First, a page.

Although imperfect, dreams are possible in countries such as America because our government, by and large and on median, administers justice. When vigilantes murder people based on skin color as in the case of Ahmaud Arbery, it certainly invokes outrage, at least until the police bring the assailants to justice. However, when there is injustice against one race by police officers (possibly without consequence), then the ground beneath one’s feet moves. And when that happens, the compass spins wildly. For example, black parents struggle to explain to their children what is up vs. down, good vs. bad and right vs. wrong. After all, advice like “if something happens to you, find someone with a uniform” gets confusing. Likewise, Rice students, especially those affected, look to the authority figures in their world to convey a true north.
I have a deep concern for all Rice students, because I know you are trying to make sense of a range of emotions due to this act. Let me say to black students in RCEL, Rice engineering and (other departments) at Rice that your life is also precious and to be held in the utmost dignity. What you saw in the video was unjust: the sin of hatred of at least one man against another. It was wrong and inhumane. As someone who is not only the faculty director of RCEL but also a university leader (as the vice provost of academic affairs), let me assure you that every Zoom meeting involving leadership that I have attended since May 25 has had the George Floyd tragedy on its agenda in some implicit or explicit way. As expressed by President (David) Leebron, Rice is concerned about you. Freely reach out to an RCEL faculty or staff member if you need to talk out your concerns.
Let me encourage all RCEL students and remind you that as a Rice University student, you were brought in as the best and brightest. You can be emotional, but you must also be moral and visionary. This means that you might protest, but your protest must be peaceful and safe. This ensures that narratives that distract from the original injustice do not get oxygen.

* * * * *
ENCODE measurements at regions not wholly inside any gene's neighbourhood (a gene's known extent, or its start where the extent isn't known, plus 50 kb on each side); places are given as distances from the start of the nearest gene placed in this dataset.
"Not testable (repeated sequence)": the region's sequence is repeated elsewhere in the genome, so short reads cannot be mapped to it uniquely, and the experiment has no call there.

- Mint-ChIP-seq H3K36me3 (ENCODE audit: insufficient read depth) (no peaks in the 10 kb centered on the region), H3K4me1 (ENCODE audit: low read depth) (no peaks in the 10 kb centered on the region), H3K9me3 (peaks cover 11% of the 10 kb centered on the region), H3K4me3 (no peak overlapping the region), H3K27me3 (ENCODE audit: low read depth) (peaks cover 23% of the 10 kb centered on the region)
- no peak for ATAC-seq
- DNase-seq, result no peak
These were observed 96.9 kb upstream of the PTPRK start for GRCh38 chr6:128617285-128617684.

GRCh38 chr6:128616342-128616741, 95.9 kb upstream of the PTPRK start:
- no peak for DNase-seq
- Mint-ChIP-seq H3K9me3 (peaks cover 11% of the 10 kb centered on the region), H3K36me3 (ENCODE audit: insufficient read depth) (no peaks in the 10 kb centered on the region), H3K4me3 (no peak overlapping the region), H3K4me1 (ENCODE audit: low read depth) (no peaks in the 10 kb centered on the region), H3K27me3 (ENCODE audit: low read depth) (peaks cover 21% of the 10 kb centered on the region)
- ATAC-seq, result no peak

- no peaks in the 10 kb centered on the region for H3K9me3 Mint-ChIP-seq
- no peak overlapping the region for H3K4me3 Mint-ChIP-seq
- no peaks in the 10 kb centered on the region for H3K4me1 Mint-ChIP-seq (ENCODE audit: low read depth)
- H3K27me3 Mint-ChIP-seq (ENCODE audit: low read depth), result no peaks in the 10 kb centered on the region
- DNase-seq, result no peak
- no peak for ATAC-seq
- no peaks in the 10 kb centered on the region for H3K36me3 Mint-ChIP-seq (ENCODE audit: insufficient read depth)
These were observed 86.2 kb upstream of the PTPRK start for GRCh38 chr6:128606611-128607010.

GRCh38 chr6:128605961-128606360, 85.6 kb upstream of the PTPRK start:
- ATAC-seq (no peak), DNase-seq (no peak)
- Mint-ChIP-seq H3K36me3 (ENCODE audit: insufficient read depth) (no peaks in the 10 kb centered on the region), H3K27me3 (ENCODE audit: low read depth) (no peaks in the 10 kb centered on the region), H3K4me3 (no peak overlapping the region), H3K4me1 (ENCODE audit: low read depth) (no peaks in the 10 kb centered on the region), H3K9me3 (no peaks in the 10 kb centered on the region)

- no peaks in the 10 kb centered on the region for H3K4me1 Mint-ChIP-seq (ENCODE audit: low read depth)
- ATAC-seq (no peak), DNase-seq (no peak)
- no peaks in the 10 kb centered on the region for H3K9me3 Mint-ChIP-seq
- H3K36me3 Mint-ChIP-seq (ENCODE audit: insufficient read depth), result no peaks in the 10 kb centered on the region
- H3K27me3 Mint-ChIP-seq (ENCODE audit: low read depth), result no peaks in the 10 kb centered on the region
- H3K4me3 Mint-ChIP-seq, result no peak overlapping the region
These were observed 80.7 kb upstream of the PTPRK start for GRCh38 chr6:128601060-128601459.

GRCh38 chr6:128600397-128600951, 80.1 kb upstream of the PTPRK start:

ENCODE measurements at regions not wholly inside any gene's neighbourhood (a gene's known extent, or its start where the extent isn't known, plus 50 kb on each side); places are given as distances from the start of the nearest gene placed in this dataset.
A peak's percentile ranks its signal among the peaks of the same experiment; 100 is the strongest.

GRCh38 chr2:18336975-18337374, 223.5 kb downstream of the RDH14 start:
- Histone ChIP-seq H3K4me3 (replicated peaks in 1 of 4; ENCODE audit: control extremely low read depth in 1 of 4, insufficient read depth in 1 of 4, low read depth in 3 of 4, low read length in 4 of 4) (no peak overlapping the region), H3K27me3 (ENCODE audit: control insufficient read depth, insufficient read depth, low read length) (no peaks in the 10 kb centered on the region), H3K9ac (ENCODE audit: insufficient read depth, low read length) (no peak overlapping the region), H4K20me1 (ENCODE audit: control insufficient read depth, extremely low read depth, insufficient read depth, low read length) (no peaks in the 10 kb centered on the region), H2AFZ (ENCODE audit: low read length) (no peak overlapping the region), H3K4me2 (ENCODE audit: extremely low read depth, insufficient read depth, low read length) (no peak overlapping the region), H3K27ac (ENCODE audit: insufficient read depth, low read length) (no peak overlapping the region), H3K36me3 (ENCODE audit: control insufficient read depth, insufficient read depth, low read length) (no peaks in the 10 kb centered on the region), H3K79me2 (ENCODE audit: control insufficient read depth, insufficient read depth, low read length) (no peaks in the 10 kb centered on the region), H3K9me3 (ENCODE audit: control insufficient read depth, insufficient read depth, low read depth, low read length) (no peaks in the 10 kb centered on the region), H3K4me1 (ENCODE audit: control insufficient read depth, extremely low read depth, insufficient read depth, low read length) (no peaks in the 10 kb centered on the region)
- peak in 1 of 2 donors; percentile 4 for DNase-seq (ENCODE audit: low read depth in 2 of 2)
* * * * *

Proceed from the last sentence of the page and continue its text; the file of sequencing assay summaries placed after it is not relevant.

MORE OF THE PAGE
RCEL is training you to be tomorrow’s leaders of engineering and technology. Pour your energy into productive reading and learning something new this summer; like those superheroes in training, prepare to be the best you possible. RCEL believes that all of you will become technology leaders of tomorrow, and this is a good thing for society.
We are committed to making sure that RCEL brings to Rice diverse engineering and technology leaders and professionals with whom all students can interact. No matter your color or race, you will see what you can be; we will find engineers of all colors to engage with you. I will work with RCEL leadership, faculty and staff and we will create apolitical team-training experiences that educate Rice engineering students to work in teams that not only understand our biases, but that leverage diversity as a competitive advantage.
Whether your emotion is anger, confusion, guilt or something else in between, exchange it for one that is thoughtful and strategic. The revamped, silent protests reflect your brilliance. Society assumes that its best and brightest young people will lead it into a better tomorrow. Rice expects its students to think critically and act justly. RCEL expects that its students will do all of the above, but with the ability to enter technical workplaces (or initiate start-up companies), eager to follow and flourish while being ready to grow into leadership.
Mr. Floyd certainly did not choose to be a martyr or catalyst for change; he just wanted to breathe. However, unfortunately, this watershed moment has been created. For me, I choose to exchange my personal pain for a hope that all RCEL students are being well-trained to be thoughtful, ethical, diversity-valuing and ready to rise into leadership positions in engineering and technology and beyond. And when they do, that team, that division, that company, that institution, that city, that nation, that planet will become the one we all dream will allow everyone to flourish and be equally valued. Now that is a dream worth giving oxygen to.
C. Fred Higgs III
Faculty Director, Rice Center for Engineering Leadership (RCEL)
Professor of Mechanical Engineering
Vice Provost for Academic Affairs